Lou Reed

American Poet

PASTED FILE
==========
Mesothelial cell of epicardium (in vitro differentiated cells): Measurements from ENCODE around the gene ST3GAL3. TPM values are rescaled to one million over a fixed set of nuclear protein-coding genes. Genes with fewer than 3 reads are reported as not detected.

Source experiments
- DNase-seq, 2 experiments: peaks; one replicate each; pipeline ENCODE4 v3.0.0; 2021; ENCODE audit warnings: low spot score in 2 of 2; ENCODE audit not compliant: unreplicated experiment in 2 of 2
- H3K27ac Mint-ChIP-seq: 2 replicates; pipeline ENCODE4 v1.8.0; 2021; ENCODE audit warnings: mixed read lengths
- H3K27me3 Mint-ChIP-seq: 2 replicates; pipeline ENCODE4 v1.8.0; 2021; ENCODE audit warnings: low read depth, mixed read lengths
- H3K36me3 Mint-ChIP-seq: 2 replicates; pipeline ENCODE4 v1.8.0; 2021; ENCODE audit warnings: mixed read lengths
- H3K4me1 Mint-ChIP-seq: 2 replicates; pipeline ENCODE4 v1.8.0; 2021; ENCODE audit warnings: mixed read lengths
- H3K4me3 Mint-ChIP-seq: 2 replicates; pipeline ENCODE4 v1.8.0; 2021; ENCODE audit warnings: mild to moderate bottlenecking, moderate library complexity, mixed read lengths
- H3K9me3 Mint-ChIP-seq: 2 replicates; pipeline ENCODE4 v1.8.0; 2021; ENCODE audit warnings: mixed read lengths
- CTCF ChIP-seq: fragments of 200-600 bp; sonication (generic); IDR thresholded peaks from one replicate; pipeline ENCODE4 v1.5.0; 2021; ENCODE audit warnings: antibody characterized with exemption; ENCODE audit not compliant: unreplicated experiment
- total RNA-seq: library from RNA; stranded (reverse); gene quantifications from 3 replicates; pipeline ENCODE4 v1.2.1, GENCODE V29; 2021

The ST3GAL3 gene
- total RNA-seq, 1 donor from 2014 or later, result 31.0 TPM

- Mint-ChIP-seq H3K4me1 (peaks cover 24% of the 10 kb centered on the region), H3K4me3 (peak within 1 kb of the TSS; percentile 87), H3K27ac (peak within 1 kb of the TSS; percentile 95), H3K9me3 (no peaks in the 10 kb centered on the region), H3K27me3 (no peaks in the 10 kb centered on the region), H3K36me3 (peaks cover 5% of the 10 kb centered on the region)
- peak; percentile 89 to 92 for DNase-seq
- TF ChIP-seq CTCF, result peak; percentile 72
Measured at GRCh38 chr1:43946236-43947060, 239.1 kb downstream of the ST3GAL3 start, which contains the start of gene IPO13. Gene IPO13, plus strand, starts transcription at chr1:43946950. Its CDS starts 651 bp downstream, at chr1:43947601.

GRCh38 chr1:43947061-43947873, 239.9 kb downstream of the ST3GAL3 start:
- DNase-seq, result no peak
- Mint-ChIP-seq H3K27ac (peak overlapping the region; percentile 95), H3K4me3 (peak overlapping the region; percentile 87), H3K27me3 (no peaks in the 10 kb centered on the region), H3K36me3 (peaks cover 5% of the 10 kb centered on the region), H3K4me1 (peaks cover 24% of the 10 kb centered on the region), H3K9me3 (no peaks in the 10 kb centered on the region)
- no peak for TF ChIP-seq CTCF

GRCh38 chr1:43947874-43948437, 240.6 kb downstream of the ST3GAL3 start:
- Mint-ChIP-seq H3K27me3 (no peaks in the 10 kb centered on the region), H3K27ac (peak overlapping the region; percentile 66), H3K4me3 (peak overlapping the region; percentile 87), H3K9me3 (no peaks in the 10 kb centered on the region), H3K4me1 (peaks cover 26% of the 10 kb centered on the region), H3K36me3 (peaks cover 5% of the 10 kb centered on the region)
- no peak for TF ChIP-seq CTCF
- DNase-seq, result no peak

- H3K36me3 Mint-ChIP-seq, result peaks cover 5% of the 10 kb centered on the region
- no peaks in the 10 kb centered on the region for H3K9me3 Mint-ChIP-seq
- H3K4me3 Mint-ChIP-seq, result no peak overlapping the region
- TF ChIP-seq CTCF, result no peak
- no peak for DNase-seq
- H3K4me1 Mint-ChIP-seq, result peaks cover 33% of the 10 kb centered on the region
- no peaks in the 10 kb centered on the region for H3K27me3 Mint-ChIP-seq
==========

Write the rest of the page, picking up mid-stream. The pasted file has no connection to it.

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Finally, this is an official release of the December 26, 1972, performance of Reed on a New York radio show, which had been floating around on numerous bootlegs for many years. The sound is at least as good as it's been on any of those bootlegs. As for the music, it's inarguably among the finest of Reed's solo work, released or unreleased. The set's split evenly between the Velvet Underground classics and highlights from Reed's early solo albums, with backing by the Tots, the group of unknown musicians who played with him in concert during the period. The fidelity is very good, Reed's singing is great, and the band plays in a raw and urgent manner that Reed should have employed on his solo albums, but didn't. The Velvet Underground songs are well-done and considerably different from the originals, and the versions of solo classics like "Vicious," "Walk on the Wild Side," "I'm So Free," "Berlin," and "Satellite of Love" slay the studio takes to shreds. If you're looking for one interesting bonus that doesn't seem to have made it onto many of the prior bootleg releases of this material, there's a brief interview with Reed in which the naïve-sounding DJ asks him where Doug Yule is. "Dead, I hope," Reed deadpans, to sincere gasps of shock from the audience. For those who take their Reed seriously, that one moment might actually make this CD worthy of purchase, even if they already have the music on bootleg. This is essential for Reed fanatics, though it's unfortunate that the liner notes are poorly written and poorly proofread, with no details about the show itself, instead offering a general history of his activities in the early '70s.

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